Human attention spans being what they are, the Russian invasion of Ukraine isn’t as front and center as it was a couple of months ago. Well, not here. You can be sure the issue is very much top of mind for the people of Ukraine.
While forced to pull back from several fronts in its attacks, Russia is making headway in the eastern parts of Ukraine, looking to gain control there as it did with Crimea in 2014. The West has a responsibility to help drive the Russians out entirely. Anything less could be taken as a Russian “win,” opening the door to yet more aggression.
The Ukrainians’ principal need right now is for weapons. The West has provided some, but fighters there need more given the numbers advantage enjoyed by the Russians. More means not only resupplying them but providing the Ukrainians with more advanced weaponry.
A senior Ukrainian presidential aide last week told the BBC that his country needs hundreds of Western artillery systems to level the playing field with Russia in the eastern Donbas region.
“The Russian forces have thrown pretty much everything non-nuclear at the front and that includes heavy artillery, multiple rocket launch systems and aviation,” said Mykhaylo Podolyak.
He repeated Ukraine’s appeal for more weapons from the West, saying that the “complete lack of parity” between the Russian and Ukrainian armies was the reason for Ukraine’s heavy casualty rate.
“Our demands for artillery are not just some kind of whim… but an objective need when it comes to the situation on the battlefield,” he said, adding that Ukraine needs 150 to 300 rocket launch systems to match Russia.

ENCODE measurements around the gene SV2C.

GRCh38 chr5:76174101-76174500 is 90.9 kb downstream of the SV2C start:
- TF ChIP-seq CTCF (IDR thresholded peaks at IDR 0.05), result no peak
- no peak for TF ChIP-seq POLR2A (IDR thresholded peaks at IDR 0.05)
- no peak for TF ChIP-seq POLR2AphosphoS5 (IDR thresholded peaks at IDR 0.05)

That’s in line with President Volodymyr Zelensky’s requests, including one made directly to Canada in April. Artillery is a key need.
“Freedom must be armed better than tyranny,” Zelensky said in an English statement at the time. “Western countries have everything to make it happen.”
Ukraine’s embassy in Ottawa said the country needed “heavy weapons” as soon as possible.
“Ukraine urgently needs heavy weapons to protect the lives of our citizens and to counter the Russian offensive,” a statement from the embassy said. “The immediate shipment of weapons is needed to support Ukrainian forces right now.”
When it comes to Ukraine, Canadians are in a cooperative mood.
A study from the non-profit Angus Reid Institute released last month found Canadians mostly supportive of the fashion with which their government has responded and sought to support Ukraine, while many say they are doing their own part to help.
A quarter of Canadians (27 per cent) say they have donated money to support efforts to help Ukrainians since the war began in late February. Those over the age of 54 are most likely to be following the conflict and to have opened up their wallets. On the more symbolic side of this scale, nearly the same number (28 per cent) have posted something in support on social media. A handful of Canadians (three per cent) say they have sponsored or supported a Ukrainian refugee or refugee family.
At the governmental level, where policy decisions can wield much more considerable influence, Canadians are largely supportive of efforts made to this point. Hundreds of millions of dollars have been offered in both weaponry and financial assistance, in addition to sanctions targeting Russian oligarchs and businesses. Three-in-five (61 per cent) say they approve of the way the government has responded, while 22 per cent disapprove and 17 per cent are unsure.